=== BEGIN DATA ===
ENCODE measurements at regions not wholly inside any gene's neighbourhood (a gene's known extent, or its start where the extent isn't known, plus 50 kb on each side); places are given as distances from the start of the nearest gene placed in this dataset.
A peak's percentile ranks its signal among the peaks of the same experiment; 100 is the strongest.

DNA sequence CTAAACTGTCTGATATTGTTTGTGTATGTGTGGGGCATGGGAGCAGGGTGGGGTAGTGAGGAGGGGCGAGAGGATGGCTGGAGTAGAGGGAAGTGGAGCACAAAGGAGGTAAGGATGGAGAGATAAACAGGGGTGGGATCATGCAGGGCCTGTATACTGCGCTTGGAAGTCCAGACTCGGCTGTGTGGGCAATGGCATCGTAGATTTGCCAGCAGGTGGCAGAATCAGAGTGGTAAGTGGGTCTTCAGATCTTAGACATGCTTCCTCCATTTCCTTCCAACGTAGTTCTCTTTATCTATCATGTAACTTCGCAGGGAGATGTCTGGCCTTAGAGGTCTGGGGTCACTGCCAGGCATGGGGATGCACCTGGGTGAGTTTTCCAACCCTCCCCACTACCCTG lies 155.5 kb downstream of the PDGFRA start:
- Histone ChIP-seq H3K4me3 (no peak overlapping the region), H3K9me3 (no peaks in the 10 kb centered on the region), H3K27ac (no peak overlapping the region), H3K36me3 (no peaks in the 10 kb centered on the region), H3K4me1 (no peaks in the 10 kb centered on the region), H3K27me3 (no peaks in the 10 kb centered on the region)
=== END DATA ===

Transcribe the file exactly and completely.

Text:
ENCODE measurements at regions not wholly inside any gene's neighbourhood (a gene's known extent, or its start where the extent isn't known, plus 50 kb on each side); places are given as distances from the start of the nearest gene placed in this dataset.
A peak's percentile ranks its signal among the peaks of the same experiment; 100 is the strongest.

DNA sequence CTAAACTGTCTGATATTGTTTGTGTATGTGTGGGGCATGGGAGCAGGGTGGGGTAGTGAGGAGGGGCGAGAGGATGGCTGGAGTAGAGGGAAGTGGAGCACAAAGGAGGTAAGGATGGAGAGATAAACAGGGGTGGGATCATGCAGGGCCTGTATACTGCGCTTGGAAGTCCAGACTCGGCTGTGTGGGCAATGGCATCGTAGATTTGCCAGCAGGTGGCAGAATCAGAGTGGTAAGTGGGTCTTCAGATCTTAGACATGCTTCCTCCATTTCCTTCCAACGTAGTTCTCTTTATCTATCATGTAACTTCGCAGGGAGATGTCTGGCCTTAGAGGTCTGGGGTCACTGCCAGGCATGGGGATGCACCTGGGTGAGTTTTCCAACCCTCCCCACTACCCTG lies 155.5 kb downstream of the PDGFRA start:
- Histone ChIP-seq H3K4me3 (no peak overlapping the region), H3K9me3 (no peaks in the 10 kb centered on the region), H3K27ac (no peak overlapping the region), H3K36me3 (no peaks in the 10 kb centered on the region), H3K4me1 (no peaks in the 10 kb centered on the region), H3K27me3 (no peaks in the 10 kb centered on the region)